Battery B, Fourth U. S. Artillery
The author of this account, Augustus Buell served as an orderly delivering messages to the artillery.
As such he was often on the front line and had knowledge of the movements of the troops and the batteries brought to support them.
He observed and recorded many of Chamberlain movements, his account agreeing with Chamberlain's.
But, as they say, you can't please them all, for however brave, Buell found Chamberlain lacking in other
areas, describing him as,
"a cold, unlovable man, very brave and all that, but not dashing either in appearance or manner.
He always reminded me of a professor of mathematics we had in college. Still, he was a gallant officer,
and had more than once been desperately wounded while leading his troops in the most deadly assaults." pg 322
It appears the only direct contact he had with Generals was when he delivered orders.
In Chamberlain's own accounts he often appears to be brisk with staff officers durring the heat of battle,
this probably accounts for Buell's impressions.
Chamberlain writes of his encounter with this battery in, The Passing of the Armies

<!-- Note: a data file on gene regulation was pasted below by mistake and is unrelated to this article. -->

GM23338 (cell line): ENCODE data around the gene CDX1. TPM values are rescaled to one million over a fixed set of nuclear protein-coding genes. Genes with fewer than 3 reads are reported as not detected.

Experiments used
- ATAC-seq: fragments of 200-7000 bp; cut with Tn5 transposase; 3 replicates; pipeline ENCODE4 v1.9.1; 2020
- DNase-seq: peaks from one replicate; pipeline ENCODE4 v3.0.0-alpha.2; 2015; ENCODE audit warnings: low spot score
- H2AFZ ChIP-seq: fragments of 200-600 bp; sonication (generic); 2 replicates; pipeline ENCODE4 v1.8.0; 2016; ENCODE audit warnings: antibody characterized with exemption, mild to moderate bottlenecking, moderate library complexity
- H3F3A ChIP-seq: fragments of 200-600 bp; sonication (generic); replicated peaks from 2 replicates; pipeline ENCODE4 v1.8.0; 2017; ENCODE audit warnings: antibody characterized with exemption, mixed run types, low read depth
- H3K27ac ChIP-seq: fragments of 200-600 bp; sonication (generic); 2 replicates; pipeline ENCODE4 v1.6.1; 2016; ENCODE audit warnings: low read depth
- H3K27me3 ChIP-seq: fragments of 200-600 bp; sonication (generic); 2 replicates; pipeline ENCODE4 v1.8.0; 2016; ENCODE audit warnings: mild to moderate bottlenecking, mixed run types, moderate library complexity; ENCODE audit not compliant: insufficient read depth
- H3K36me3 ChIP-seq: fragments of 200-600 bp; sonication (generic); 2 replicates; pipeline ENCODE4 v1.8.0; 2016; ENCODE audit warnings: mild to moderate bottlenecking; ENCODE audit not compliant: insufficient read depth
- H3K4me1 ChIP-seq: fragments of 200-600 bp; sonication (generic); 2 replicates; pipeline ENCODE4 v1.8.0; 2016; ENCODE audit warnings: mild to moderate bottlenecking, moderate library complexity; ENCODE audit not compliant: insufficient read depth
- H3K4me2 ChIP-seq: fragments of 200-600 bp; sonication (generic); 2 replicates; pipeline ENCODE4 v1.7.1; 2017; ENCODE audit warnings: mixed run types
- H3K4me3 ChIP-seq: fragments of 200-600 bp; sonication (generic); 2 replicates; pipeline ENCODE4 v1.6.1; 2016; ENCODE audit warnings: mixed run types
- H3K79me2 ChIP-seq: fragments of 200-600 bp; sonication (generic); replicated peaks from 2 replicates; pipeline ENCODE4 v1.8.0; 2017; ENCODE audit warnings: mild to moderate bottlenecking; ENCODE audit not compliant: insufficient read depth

where he describes after being wounded, covered in blood and without his cap, the battery finally arrives,
"I rode out to meet them, pointing out the ground. Mitchell's answering look had a mixed expression, suggestive of a smile.
I did not see anything in the situation to smile at, but he evidently did. I should have remembered my remarkable personal appearance.
He did not smile long. The colloquy was short..."
As for being dashing, Chamberlain was never a fan of flashy epaulets or sashes, but took pride in a more humble
appearance. (He was a bit more dashing before his wounding as photos will show.)
Fashion was rather important to Buell, who took note of how every officer was dressed in his book.
The modern reader might smile a bit at his description of Mitchell,
"What a picture he was! His fine features aglow with the light of battle,
his dark-grey eyes fairly black and flashing! He wore a splendid new uniform glittering in scarlet braid,
a crimson sash, and morocco boots that came above his knees" pg 337
General Griffin apparently did not share Buell's tastes, for as Gerrish relates in
The Blue and Grey
one page 405 when General Bartlett rode up in a new uniform he quipped,
"Well, Bartlett, when will the rest of the circus arrive?"
Page 229 - 233 describes the June 18th attack at Petersburg where Chamberlain was wounded. This description is also copied into the
History of the Fifth Massachusetts Battery, pg 877
Page 335 describes the battle of Quaker road where Battery B was under Chamberlain's command.